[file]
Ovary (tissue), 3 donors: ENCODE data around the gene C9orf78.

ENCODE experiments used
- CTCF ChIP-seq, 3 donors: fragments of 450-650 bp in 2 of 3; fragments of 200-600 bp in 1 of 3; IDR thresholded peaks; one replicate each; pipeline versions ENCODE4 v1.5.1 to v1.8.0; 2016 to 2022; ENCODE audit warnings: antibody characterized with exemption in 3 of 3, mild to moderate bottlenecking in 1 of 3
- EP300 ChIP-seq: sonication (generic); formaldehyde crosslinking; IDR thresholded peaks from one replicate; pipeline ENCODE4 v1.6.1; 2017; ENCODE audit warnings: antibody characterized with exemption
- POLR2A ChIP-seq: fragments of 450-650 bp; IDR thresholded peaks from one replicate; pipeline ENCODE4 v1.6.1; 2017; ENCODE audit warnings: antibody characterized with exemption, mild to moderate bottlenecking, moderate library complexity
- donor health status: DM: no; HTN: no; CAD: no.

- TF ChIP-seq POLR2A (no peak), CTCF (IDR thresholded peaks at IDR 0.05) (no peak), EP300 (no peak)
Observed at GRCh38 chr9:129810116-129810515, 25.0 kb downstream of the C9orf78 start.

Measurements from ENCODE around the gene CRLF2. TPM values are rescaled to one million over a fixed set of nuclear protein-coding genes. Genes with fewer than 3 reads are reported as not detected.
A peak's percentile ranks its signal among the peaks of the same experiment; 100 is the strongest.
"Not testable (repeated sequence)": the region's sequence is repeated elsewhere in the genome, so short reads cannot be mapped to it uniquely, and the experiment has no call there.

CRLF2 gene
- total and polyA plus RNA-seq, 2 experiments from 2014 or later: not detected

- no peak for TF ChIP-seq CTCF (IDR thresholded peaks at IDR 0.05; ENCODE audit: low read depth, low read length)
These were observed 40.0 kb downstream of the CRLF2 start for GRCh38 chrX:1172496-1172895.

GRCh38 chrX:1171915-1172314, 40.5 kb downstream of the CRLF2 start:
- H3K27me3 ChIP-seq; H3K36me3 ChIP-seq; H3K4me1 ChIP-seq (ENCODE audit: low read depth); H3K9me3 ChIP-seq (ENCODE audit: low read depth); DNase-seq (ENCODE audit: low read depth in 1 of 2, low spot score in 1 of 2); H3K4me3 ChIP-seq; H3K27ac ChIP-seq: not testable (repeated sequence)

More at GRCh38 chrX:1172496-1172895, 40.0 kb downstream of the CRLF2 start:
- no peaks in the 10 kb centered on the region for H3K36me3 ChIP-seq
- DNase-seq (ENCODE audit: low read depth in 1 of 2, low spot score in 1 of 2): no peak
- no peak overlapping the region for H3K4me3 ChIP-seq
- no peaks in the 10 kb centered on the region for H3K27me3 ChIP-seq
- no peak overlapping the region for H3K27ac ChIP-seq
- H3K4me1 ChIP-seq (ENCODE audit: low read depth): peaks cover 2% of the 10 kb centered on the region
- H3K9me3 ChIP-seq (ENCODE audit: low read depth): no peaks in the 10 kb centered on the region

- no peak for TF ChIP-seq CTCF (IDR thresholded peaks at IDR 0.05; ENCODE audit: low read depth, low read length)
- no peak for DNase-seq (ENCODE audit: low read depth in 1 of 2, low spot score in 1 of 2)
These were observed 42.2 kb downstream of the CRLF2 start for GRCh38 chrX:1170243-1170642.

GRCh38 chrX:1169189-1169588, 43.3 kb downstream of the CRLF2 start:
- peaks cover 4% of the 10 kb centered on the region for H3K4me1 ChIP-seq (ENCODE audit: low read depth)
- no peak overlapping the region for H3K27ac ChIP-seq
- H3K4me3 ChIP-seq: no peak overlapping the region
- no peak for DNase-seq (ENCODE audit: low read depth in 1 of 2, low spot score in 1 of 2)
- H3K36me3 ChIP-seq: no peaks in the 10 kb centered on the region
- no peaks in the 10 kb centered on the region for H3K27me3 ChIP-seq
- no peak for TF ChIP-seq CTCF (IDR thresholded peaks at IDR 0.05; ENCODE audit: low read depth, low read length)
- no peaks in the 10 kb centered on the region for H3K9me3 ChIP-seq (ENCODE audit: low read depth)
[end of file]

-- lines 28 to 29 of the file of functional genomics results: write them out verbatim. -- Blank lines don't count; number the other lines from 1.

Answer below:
These were observed 42.2 kb downstream of the CRLF2 start for GRCh38 chrX:1170243-1170642.

GRCh38 chrX:1169189-1169588, 43.3 kb downstream of the CRLF2 start: